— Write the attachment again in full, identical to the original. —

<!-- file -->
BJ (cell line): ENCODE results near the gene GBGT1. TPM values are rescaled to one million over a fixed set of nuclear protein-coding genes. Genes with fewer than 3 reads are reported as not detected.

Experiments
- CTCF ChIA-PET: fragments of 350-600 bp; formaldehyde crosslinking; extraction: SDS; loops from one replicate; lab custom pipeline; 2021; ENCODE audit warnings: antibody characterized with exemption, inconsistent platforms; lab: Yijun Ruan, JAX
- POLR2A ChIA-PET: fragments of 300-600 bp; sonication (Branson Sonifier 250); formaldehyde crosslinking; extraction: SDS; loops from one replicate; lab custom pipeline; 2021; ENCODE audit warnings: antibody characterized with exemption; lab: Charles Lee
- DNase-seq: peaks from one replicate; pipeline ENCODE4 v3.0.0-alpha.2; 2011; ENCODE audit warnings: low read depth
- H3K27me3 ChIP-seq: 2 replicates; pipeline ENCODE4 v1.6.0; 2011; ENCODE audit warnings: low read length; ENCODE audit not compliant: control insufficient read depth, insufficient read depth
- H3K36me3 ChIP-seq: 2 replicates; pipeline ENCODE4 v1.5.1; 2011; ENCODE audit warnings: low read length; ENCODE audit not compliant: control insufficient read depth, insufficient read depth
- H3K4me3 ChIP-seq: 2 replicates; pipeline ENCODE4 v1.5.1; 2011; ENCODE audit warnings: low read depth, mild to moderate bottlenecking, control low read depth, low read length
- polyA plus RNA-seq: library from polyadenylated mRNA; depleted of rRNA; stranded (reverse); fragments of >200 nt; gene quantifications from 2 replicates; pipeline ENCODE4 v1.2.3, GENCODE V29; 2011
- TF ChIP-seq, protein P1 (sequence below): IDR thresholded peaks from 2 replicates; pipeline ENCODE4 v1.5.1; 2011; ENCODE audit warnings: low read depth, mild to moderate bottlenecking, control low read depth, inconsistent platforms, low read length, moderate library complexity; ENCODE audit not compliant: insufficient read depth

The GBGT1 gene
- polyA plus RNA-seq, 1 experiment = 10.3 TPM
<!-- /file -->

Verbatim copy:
BJ (cell line): ENCODE results near the gene GBGT1. TPM values are rescaled to one million over a fixed set of nuclear protein-coding genes. Genes with fewer than 3 reads are reported as not detected.

Experiments
- CTCF ChIA-PET: fragments of 350-600 bp; formaldehyde crosslinking; extraction: SDS; loops from one replicate; lab custom pipeline; 2021; ENCODE audit warnings: antibody characterized with exemption, inconsistent platforms; lab: Yijun Ruan, JAX
- POLR2A ChIA-PET: fragments of 300-600 bp; sonication (Branson Sonifier 250); formaldehyde crosslinking; extraction: SDS; loops from one replicate; lab custom pipeline; 2021; ENCODE audit warnings: antibody characterized with exemption; lab: Charles Lee
- DNase-seq: peaks from one replicate; pipeline ENCODE4 v3.0.0-alpha.2; 2011; ENCODE audit warnings: low read depth
- H3K27me3 ChIP-seq: 2 replicates; pipeline ENCODE4 v1.6.0; 2011; ENCODE audit warnings: low read length; ENCODE audit not compliant: control insufficient read depth, insufficient read depth
- H3K36me3 ChIP-seq: 2 replicates; pipeline ENCODE4 v1.5.1; 2011; ENCODE audit warnings: low read length; ENCODE audit not compliant: control insufficient read depth, insufficient read depth
- H3K4me3 ChIP-seq: 2 replicates; pipeline ENCODE4 v1.5.1; 2011; ENCODE audit warnings: low read depth, mild to moderate bottlenecking, control low read depth, low read length
- polyA plus RNA-seq: library from polyadenylated mRNA; depleted of rRNA; stranded (reverse); fragments of >200 nt; gene quantifications from 2 replicates; pipeline ENCODE4 v1.2.3, GENCODE V29; 2011
- TF ChIP-seq, protein P1 (sequence below): IDR thresholded peaks from 2 replicates; pipeline ENCODE4 v1.5.1; 2011; ENCODE audit warnings: low read depth, mild to moderate bottlenecking, control low read depth, inconsistent platforms, low read length, moderate library complexity; ENCODE audit not compliant: insufficient read depth

The GBGT1 gene
- polyA plus RNA-seq, 1 experiment = 10.3 TPM